Comcast recently announced that it will acquire competitor Time Warner Cable in a deal that will increase its share of the Internet service market to 38 percent. Several anti-trust and open Internet advocates, such as Sen. Al Franken, D-Minn., lambasted the merger because it could harm competition and lead to higher Internet prices.
While I agree with Franken and other digital advocates, I also wanted to consider college students, who grew up with the Internet and will be the merger’s biggest losers.
For example, the Internet movie-streaming website Netflix is incredibly popular with the younger generation. A recent study from market research firm Harris Interactive shows that 43 percent of Americans between the ages of 18 and 36 subscribe to Netflix’s monthly services. These rates are much lower for middle-aged and older Americans.
This is significant because Comcast owns one of Netflix’s largest rivals, Hulu. As the result of buffering speed complaints, Netflix initiated a program called Open Connect, which allows Internet service providers to connect to Netflix-dedicated servers, which would lower congestion. Unfortunately, Comcast does not participate in this program.
The principle of net neutrality doesn’t allow ISPs to discriminately speed up or slow down specific websites. Comcast is not guilty of this direct violation of the law, but it exploited a loophole in the law, bypassing the consequences of ignoring the requests of major website competitors. In this case, Comcast has the incentive to keep Netflix slow on its servers so that they can maintain Hulu.
Moreover, Comcast has the capacity to punish those that decide to do business with its competitor by placing their shows and channels in obscure channel areas. In 2012, for example, the Federal Communications Commission forced Comcast to move Bloomberg Television, a business news channel, to its general news section slot after discrimination complaints.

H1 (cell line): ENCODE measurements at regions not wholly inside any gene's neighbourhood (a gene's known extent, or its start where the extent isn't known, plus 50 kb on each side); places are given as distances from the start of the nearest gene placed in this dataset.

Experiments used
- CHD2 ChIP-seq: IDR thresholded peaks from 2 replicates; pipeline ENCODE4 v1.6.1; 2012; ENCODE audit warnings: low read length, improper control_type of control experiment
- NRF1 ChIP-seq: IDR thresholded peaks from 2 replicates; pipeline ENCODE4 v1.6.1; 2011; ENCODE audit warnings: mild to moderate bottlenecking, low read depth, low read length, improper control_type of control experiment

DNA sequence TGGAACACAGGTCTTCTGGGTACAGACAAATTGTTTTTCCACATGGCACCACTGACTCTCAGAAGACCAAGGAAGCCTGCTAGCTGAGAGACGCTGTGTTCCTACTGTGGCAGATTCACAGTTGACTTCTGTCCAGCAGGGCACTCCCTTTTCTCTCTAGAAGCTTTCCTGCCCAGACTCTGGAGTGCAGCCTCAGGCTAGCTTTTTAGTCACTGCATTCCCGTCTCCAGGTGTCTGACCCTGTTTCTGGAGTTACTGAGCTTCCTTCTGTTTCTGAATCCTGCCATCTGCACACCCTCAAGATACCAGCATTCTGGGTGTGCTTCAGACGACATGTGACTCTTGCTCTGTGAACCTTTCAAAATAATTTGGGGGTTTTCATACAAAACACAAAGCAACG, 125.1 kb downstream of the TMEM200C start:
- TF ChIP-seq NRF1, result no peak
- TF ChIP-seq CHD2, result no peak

For the third time, the FFC is attempting to reform the rules to make it more challenging for ISPs, such as Comcast, to discriminate against competitors. Previously, federal judges struck down FCC rules.
Assuming that the FCC will fail, which isn’t unlikely given its track record, this merger will have a negative impact on young Americans.
Considering that Comcast will own 38 percent of the ISP market, the company will gain more damaging power in the market. If college students want to watch an educational documentary for class, or spend their free time watching their favorite reruns on a service for which they pay, Comcast could hamper their experience.
Moreover, the issue delves into a deeper, philosophical concern regarding the open access of the Internet. Most people, especially young Americans, view the Internet almost as a utility, a service that they pay for on a monthly basis in exchange for consistent access. Do we need to fear municipal utility providers because they do not act to improve services after customer complaints?
This merger threatens net neutrality, and unless the FCC successfully acts to protect our online rights, college students’ expectations of the Internet will bear the brunt of this corporatism.